fundamentals of passive solar energy, green building materials, 

environmental-ecological principles, and much more that was beyond a materialistic focus. SAI education intends to ground a modern renewable energy curriculum in Native American sustainable living principles, another example of blending the best of old and new, or living in two worlds. To date the SAI has installed, and is demonstrating:


1) Basic passive solar building design

2) Biomass radiant floor heating

3) Innovative passive solar/phase-change greenhouse heating & cooling

4) Biomass heated greenhouses—radiant ground & above ground

5) Solar thermal heating

6) Solar-powered irrigation (photovoltaic sun tracking)

7) Attached-to-building passive solar greenhouse

In planning or in construction are projects to demonstrate:

1) Earth-sheltered, passive solar greenhouse

2) Mobile season extender (on tracks)

3) Trombe wall heating.


Grassroots Economic Development

The SAI is focusing on developing grassroots economic opportunities in agriculture, i.e., farming and gardening. We consider this to be the most direct route to the revitalization of community agriculture. In September 2007, the Red Willow Farmers Market (RWFM) opened on the basis of “If you build it, they will come.” Within three weeks from opening, the RWFM, which is solely for Taos Pueblo growers and value-added producers, grew from three to eight vendors who set up shop in the permanent, traditional-style market structure. Even though most growers had not known of the opportunity before planting time, and therefore had not necessarily planted for the year, several who had planted participated. Others have indicated that they “will plant my fields (or gardens) next year, like I used to.” Almost instantaneously, neglected fruits, berries, and herbs took on new value, and several vendors brought them in for sale. In June 2010, RWFM became a service of the Red Willow Center, Inc., a nonprofit whose purpose is to model and promote the revitalization of Taos Pueblo community agriculture.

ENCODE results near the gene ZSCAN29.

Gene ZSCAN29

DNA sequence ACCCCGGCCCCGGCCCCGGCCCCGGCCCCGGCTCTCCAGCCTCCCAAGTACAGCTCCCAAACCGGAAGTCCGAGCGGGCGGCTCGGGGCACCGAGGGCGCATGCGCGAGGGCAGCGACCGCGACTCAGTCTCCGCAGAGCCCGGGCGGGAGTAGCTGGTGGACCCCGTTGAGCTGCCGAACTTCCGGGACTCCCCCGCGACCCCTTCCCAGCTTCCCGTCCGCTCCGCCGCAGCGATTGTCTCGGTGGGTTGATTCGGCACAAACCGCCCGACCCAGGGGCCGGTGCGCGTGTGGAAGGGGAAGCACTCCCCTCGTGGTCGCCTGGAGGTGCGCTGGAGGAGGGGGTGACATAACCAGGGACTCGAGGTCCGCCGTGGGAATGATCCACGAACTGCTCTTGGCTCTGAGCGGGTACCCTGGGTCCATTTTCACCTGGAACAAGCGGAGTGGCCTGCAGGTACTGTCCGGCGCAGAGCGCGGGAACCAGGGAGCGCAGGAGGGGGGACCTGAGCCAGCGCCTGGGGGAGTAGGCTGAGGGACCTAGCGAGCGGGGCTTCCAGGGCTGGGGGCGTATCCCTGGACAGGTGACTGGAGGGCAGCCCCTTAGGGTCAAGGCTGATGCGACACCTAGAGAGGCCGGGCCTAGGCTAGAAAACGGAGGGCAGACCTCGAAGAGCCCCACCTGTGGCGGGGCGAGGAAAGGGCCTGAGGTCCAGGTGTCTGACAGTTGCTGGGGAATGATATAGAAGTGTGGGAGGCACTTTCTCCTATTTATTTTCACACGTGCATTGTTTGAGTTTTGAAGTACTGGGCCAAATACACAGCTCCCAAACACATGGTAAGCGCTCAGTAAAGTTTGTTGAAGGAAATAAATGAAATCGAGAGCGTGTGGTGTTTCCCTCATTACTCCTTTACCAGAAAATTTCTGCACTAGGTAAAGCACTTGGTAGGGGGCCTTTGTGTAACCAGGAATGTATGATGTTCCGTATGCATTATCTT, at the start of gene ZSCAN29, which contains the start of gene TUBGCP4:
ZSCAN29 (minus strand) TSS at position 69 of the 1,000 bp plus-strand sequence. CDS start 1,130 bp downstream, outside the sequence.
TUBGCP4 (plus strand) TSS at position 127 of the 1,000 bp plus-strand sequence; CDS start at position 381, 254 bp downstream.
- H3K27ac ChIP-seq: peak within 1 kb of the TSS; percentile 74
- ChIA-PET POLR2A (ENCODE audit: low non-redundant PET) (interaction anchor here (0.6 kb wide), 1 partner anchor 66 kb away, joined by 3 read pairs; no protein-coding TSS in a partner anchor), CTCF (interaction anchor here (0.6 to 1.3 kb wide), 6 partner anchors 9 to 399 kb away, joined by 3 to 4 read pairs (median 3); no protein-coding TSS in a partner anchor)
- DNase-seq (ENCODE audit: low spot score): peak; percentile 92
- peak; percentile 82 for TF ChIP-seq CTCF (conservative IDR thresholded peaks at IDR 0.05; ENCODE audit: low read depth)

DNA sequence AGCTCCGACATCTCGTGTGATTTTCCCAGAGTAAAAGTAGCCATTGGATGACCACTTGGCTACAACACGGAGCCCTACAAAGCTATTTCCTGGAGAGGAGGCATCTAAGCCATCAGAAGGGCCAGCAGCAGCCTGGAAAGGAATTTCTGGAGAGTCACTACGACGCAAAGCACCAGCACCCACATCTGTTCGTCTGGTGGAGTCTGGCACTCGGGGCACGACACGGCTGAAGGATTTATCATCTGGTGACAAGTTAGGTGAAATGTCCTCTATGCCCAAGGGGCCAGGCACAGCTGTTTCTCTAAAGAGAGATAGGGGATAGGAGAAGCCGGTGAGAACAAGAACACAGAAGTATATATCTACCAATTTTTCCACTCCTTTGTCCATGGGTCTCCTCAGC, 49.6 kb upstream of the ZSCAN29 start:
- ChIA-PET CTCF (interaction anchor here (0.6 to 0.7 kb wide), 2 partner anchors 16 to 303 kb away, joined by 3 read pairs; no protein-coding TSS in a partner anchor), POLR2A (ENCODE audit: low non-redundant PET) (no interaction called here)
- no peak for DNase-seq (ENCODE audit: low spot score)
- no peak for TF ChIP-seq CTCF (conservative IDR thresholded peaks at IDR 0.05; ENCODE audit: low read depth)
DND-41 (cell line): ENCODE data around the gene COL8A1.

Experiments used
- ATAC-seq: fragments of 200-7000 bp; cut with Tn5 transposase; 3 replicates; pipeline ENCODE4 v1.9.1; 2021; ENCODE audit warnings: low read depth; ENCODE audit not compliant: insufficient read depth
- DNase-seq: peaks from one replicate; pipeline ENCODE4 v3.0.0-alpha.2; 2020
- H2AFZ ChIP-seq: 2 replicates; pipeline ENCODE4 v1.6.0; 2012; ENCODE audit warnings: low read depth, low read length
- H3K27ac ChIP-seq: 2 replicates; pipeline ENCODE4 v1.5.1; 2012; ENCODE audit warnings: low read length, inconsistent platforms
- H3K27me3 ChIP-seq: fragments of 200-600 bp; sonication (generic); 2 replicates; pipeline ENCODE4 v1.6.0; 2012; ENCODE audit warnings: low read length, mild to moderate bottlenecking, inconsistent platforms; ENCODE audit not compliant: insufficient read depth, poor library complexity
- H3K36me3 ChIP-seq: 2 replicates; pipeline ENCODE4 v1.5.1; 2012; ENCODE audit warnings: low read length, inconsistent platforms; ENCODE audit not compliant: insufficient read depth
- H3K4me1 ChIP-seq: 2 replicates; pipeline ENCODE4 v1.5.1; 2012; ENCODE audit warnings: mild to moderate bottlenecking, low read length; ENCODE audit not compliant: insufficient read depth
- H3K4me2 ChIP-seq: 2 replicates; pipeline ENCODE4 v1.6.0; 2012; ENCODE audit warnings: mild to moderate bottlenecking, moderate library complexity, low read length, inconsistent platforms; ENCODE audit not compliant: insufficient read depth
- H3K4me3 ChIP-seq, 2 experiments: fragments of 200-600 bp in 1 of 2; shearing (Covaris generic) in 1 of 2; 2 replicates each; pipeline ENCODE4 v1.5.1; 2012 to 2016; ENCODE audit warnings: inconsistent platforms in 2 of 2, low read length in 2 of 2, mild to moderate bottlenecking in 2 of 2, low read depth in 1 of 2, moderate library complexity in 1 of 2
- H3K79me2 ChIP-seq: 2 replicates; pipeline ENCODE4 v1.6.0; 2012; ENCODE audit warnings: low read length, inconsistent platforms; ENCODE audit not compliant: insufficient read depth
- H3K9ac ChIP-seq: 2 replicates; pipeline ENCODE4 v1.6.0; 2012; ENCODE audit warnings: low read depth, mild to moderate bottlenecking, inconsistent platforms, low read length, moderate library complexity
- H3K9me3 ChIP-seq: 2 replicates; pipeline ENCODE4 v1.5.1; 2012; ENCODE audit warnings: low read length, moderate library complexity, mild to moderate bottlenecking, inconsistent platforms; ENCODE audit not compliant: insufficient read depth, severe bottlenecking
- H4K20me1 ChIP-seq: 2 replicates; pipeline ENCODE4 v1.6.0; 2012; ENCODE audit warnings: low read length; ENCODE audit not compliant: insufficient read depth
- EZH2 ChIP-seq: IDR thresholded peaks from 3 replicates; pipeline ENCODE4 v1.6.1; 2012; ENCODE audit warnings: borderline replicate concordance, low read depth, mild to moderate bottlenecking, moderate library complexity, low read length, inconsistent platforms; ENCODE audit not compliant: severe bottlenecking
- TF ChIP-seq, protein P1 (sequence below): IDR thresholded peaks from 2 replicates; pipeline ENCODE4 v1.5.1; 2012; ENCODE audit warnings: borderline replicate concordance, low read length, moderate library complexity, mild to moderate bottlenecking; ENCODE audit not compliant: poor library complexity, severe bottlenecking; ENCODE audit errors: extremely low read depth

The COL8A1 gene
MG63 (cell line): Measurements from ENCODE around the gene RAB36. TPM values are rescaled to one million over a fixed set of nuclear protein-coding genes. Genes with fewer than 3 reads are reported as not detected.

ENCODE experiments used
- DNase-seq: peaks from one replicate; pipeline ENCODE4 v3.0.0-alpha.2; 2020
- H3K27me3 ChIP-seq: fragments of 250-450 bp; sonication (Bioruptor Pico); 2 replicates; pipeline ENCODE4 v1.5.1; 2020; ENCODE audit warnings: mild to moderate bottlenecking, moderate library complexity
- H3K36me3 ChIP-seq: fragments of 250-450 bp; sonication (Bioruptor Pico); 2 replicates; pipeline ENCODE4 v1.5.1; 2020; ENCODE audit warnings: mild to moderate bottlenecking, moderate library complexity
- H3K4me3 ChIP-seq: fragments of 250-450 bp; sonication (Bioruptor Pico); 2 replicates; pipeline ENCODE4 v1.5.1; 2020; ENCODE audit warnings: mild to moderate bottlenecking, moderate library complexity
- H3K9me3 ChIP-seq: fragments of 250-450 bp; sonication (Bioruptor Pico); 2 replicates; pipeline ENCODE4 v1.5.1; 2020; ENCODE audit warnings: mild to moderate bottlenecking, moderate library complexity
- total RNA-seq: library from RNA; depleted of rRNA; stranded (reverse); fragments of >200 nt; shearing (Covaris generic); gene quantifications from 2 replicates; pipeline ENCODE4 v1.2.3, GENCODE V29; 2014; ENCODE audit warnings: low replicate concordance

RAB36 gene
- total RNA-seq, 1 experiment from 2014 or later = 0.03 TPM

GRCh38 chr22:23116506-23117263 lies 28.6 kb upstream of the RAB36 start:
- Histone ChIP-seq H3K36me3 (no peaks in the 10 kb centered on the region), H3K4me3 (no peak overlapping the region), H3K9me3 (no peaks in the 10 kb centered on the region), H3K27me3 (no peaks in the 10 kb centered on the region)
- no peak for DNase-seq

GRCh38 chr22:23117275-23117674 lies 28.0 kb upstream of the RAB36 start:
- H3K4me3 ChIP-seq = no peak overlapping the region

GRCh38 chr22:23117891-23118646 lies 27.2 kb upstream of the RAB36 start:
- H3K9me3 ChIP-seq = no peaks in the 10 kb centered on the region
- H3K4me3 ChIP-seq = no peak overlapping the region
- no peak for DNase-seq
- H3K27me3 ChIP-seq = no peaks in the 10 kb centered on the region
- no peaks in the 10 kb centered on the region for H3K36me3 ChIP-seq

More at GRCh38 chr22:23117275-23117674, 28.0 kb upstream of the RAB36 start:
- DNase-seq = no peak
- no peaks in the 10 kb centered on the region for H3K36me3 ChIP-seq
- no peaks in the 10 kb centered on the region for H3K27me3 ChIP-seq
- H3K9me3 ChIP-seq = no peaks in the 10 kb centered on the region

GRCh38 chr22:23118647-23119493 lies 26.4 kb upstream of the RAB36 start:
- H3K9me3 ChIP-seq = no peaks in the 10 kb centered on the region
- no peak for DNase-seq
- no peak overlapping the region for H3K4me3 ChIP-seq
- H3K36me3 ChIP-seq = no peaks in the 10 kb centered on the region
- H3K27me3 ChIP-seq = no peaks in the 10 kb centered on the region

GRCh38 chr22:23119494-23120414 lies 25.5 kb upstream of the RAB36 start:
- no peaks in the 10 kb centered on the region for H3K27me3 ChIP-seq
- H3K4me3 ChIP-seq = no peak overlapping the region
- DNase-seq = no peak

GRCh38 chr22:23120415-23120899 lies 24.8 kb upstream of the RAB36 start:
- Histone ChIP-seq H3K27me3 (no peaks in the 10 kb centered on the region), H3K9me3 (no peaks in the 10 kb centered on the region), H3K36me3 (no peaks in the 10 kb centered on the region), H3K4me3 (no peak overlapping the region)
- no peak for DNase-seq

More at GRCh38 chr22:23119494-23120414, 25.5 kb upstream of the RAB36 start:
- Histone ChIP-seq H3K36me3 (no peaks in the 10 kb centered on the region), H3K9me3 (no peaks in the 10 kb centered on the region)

Health Through Food Nutrition

It is possible to supplement or even bypass scientific “nutrition education” by making local, sustainably grown, affordable, fresh and whole foods available to a public predisposed by heritage to place-based foods. Programs to reach youth, seniors, and the entire community, include:

• Early Childhood Department food service (ages 1½ to 5, year-round)

• Senior Citizens Center food service (beginning at age 60, year-round)

• Taos Day School food service (ages 5 to 14, K-8, school year)

• Red Willow Farmers Market (July to mid-October, all ages)

• Red Willow Farmers Co-op (Winter) Market (mid-October to July, all ages)


Culture & Food Security

Strengthening people’s health and place-based traditions strengthens culture. Traditionally, seven years’ food storage was maintained in the event of prolonged drought or perhaps other unplanned disruptions of the food supply. The revitalization of Taos Pueblo community agriculture will contribute significantly to annual food security, and can provide the basis for a long-term food storage program that could contribute substantially to regional food security, health, and economic well-being.